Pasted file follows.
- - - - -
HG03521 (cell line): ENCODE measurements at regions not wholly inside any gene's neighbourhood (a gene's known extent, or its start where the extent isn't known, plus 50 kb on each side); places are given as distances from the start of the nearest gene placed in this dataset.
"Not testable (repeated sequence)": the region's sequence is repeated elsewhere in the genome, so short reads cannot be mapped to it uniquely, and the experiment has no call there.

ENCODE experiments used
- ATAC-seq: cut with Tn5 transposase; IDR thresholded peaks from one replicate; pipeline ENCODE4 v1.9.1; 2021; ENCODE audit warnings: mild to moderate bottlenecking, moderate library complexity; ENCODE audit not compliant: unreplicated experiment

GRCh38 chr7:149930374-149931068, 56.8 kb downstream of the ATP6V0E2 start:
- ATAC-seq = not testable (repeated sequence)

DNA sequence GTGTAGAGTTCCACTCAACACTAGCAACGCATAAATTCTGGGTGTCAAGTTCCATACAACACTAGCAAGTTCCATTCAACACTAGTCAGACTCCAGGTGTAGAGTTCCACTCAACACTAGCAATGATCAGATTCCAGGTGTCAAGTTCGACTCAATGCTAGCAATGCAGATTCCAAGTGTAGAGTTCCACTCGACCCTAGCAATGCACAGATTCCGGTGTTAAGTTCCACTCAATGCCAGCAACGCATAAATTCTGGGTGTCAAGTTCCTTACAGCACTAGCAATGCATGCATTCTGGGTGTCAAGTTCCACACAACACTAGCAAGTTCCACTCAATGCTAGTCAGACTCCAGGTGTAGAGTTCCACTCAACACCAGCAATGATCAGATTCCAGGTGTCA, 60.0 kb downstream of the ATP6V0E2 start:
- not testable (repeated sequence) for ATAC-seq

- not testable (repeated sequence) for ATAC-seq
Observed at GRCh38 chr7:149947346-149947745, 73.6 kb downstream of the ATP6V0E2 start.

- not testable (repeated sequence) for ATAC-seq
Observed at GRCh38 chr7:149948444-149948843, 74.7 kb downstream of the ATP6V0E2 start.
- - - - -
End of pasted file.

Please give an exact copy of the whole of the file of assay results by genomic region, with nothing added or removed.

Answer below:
HG03521 (cell line): ENCODE measurements at regions not wholly inside any gene's neighbourhood (a gene's known extent, or its start where the extent isn't known, plus 50 kb on each side); places are given as distances from the start of the nearest gene placed in this dataset.
"Not testable (repeated sequence)": the region's sequence is repeated elsewhere in the genome, so short reads cannot be mapped to it uniquely, and the experiment has no call there.

ENCODE experiments used
- ATAC-seq: cut with Tn5 transposase; IDR thresholded peaks from one replicate; pipeline ENCODE4 v1.9.1; 2021; ENCODE audit warnings: mild to moderate bottlenecking, moderate library complexity; ENCODE audit not compliant: unreplicated experiment

GRCh38 chr7:149930374-149931068, 56.8 kb downstream of the ATP6V0E2 start:
- ATAC-seq = not testable (repeated sequence)

DNA sequence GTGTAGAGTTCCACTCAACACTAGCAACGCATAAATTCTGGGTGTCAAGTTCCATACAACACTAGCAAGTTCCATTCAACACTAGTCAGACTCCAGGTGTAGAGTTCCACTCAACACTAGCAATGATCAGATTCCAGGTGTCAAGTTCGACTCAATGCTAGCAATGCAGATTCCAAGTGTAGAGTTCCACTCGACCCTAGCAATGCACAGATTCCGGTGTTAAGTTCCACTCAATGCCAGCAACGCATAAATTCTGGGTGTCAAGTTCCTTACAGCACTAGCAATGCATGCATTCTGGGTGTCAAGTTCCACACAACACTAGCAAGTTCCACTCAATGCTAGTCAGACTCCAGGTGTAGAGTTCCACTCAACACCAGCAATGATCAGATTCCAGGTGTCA, 60.0 kb downstream of the ATP6V0E2 start:
- not testable (repeated sequence) for ATAC-seq

- not testable (repeated sequence) for ATAC-seq
Observed at GRCh38 chr7:149947346-149947745, 73.6 kb downstream of the ATP6V0E2 start.

- not testable (repeated sequence) for ATAC-seq
Observed at GRCh38 chr7:149948444-149948843, 74.7 kb downstream of the ATP6V0E2 start.